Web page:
Cerebral spinal fluid (CSF) analysis revealed 94 mg/dL protein, 58 mg/dL glucose, 2 white blood cells/mcL, and <1 red blood cell/mcL. Serum and CSF cryptococcal antigen were negative. CSF herpes simplex virus, varicella virus, and John Cunningham virus polymerase chain reactions were negative. CSF West Nile virus IgM and IgG were negative. CSF cultures were negative, including bacterial, mycobacterial, and fungal.
Given the patient's clinical presentation and radiographic findings, the patient was started on carbidopa-levodopa. This was initiated at 12.5–50 mg TID with gradual titration up to 87.5–350 mg TID (total levodopa 1050 mg daily). With titration of levodopa to 1050 mg daily, the patient had improved extrapyramidal signs and symptoms. He had increased facial expression and improved fluidity and spontaneity of speech. His bradykinesia and gait apraxia also improved significantly. He was also started on amantadine 100 mg twice per day as recommended by the physical medicine and rehabilitation physicians to optimize participation with rehabilitation. Before initiation of amantadine, the patient had already reached the optimal carbidopa-levodopa dose (total levodopa 1050 mg daily) and had shown significant symptomatic benefit. The patient was discharged on HAART, amantadine, trimethoprim-sulfamethoxazole prophylaxis, thiamine, and carbidopa-levodopa 87.5–350 mg TID.
The patient was evaluated in clinic 3 months after discharge. He was compliant with the carbidopa-levodopa regimen. He retained the level of functionality he had regained at discharge. Furthermore, he did not display any adverse effects, specifically no dyskinesias or any adverse psychological reactions.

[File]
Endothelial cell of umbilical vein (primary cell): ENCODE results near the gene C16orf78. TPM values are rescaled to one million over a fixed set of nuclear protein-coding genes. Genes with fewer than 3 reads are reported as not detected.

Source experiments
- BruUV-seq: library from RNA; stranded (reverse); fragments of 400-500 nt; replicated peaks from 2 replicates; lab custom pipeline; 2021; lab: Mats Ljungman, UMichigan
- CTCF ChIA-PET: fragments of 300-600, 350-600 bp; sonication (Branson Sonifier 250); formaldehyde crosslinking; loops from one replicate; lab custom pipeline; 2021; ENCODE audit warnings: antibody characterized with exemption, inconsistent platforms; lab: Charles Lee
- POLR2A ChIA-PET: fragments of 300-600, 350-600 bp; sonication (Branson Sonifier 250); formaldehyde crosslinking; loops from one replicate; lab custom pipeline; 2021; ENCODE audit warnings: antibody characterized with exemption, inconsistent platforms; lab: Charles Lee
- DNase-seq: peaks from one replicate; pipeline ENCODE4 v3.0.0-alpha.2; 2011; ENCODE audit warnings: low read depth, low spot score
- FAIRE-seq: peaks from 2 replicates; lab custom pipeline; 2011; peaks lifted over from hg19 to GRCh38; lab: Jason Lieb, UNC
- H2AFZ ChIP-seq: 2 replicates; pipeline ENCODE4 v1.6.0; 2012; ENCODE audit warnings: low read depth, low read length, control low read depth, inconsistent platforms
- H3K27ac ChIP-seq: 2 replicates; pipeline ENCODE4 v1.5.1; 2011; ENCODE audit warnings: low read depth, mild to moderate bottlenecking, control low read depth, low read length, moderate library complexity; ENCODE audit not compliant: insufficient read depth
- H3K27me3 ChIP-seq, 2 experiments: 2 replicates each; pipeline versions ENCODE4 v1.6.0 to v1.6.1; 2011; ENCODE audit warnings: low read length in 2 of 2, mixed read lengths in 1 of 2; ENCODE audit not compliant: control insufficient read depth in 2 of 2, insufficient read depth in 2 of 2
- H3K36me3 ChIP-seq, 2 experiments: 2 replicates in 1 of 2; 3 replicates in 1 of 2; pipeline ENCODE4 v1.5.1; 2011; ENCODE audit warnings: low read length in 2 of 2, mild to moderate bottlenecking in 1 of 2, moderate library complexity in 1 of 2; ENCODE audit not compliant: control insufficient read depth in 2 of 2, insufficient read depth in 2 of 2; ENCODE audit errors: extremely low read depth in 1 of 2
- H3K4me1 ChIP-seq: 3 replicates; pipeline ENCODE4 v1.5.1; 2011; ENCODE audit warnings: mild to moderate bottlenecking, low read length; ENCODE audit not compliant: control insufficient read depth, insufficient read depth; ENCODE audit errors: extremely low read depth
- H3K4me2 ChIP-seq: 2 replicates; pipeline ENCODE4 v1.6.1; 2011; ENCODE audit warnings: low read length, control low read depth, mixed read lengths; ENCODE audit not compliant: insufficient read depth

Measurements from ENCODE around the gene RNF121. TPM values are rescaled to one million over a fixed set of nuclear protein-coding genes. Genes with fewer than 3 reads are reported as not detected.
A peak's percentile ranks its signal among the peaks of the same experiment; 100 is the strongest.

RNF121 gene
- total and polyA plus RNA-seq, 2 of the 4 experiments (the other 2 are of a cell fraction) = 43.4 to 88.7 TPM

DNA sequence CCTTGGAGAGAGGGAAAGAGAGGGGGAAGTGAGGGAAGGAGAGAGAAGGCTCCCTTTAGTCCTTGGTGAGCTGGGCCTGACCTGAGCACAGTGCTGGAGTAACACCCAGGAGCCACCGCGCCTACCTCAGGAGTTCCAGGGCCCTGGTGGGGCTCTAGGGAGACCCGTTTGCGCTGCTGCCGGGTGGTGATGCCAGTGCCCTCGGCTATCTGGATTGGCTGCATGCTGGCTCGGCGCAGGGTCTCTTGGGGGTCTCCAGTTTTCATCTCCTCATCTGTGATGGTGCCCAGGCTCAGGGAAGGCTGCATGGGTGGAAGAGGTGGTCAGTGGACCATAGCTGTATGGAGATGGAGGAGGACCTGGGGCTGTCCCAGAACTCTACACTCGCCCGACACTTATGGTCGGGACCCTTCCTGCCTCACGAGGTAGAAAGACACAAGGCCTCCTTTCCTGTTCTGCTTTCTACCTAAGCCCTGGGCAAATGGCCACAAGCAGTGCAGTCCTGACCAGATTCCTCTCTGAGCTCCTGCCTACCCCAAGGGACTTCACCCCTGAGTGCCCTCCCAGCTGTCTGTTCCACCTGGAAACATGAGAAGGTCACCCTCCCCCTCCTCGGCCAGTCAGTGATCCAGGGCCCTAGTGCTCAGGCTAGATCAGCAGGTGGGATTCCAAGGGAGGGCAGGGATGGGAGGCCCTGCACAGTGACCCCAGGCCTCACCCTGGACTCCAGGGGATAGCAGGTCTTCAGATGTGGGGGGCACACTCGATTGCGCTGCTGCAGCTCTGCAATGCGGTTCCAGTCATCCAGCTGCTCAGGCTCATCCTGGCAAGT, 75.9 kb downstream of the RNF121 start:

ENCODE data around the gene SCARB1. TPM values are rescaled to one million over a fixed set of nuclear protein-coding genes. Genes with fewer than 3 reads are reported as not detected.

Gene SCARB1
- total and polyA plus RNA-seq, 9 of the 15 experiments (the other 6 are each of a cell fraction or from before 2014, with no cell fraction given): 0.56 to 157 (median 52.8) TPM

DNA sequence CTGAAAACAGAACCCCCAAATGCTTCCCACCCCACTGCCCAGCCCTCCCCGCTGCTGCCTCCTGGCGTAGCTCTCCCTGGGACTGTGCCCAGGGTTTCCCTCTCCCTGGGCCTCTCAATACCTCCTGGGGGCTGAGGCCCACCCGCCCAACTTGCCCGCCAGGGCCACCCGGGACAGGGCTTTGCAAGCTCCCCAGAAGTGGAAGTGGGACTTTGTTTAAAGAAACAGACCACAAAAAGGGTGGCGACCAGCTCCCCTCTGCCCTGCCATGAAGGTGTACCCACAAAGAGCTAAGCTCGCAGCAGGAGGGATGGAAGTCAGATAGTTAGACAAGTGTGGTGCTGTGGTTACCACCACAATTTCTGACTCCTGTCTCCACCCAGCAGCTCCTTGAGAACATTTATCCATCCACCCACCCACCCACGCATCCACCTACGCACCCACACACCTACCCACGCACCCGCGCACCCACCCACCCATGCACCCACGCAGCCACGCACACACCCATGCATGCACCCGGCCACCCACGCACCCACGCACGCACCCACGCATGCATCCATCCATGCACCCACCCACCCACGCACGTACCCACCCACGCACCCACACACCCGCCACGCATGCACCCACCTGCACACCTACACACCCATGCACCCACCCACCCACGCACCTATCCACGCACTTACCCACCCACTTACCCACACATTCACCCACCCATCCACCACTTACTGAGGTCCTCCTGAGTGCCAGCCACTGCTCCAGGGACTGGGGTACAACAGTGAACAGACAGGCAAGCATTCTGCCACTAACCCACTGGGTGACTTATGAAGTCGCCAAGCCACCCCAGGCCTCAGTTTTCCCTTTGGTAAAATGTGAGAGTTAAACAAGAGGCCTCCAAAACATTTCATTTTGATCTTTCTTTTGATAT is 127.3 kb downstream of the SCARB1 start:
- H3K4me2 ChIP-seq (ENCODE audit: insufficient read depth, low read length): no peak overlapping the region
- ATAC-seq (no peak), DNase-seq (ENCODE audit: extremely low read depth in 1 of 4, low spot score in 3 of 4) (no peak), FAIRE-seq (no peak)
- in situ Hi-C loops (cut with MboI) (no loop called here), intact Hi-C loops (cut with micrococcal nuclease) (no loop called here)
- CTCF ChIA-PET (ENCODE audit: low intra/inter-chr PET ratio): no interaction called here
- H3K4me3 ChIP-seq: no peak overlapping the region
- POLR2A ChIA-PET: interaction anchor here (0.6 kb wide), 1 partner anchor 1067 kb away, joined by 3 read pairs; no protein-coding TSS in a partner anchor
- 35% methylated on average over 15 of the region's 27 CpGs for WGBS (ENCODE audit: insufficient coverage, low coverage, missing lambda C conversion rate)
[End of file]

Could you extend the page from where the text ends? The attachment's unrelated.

We report a case of successful carbidopa-levodopa trial in an adult patient with HIV-related leukoencephalopathy and parkinsonism. Due to our patient's significant extrapyramidal dysfunction, we initiated a trial of levodopa. We concurrently continued his HAART to limit further disease progression and viral accumulation. After titration of levodopa therapy to 1050 mg daily, the patient began to display improvement of his parkinsonian symptoms. After 3 months of continued levodopa therapy, sustained improvement was observed. The patient also did not demonstrate any dyskinetic or psychiatric side effects. Our patient had not previously received dopamine antagonists that may incite similar symptoms. There was also no evidence of opportunistic infection. His symptoms were, therefore, likely from neuronal loss related to viral infiltration of the basal ganglia.
HIV virus has been shown to have a direct causal or toxic relationship in the pathophysiology of parkinsonism associated with HIV encephalopathy. Gp120 viral envelope protein has been associated with excitotoxicity and dopaminergic dysfunction. Another viral protein Tat reduces the expression of tyrosine hydroxylase as well as synthesis and release of dopamine. Histopathology studies have demonstrated multinucleate giant cells and microglial infiltration in caudate and putamen., However, typical pathological changes of Parkinson's disease, such as development of Lewy bodies have not been reported.
As with Parkinson's disease, treating extrapyramidal dysfunction in HIV-infected patients has been associated with severe side effects, both psychiatric (psychosis, mania, worsening confusion, etc.) and dyskinetic.,,, In particular, Caparros-Lefebvre et al. demonstrated that the combination of carbidopa-levodopa and protease inhibitors (indinavir) were associated with peak-dose ballistic dyskinesias. This association is thought to be related to the inhibitory effects of protease inhibitors on the cytochrome p450 system. Another concern is activation of HIV by levodopa, leading to increased viral load as shown in simian immunodeficiency virus-infected macaque model. Knowing the potential side effects, one must weigh the risks and benefits before initiating levodopa trials in HIV patients with parkinsonism.
The case we describe above supports the utility and safety of a levodopa trial in patients with HIV-induced extrapyramidal dysfunction. This should be further evaluated in larger studies.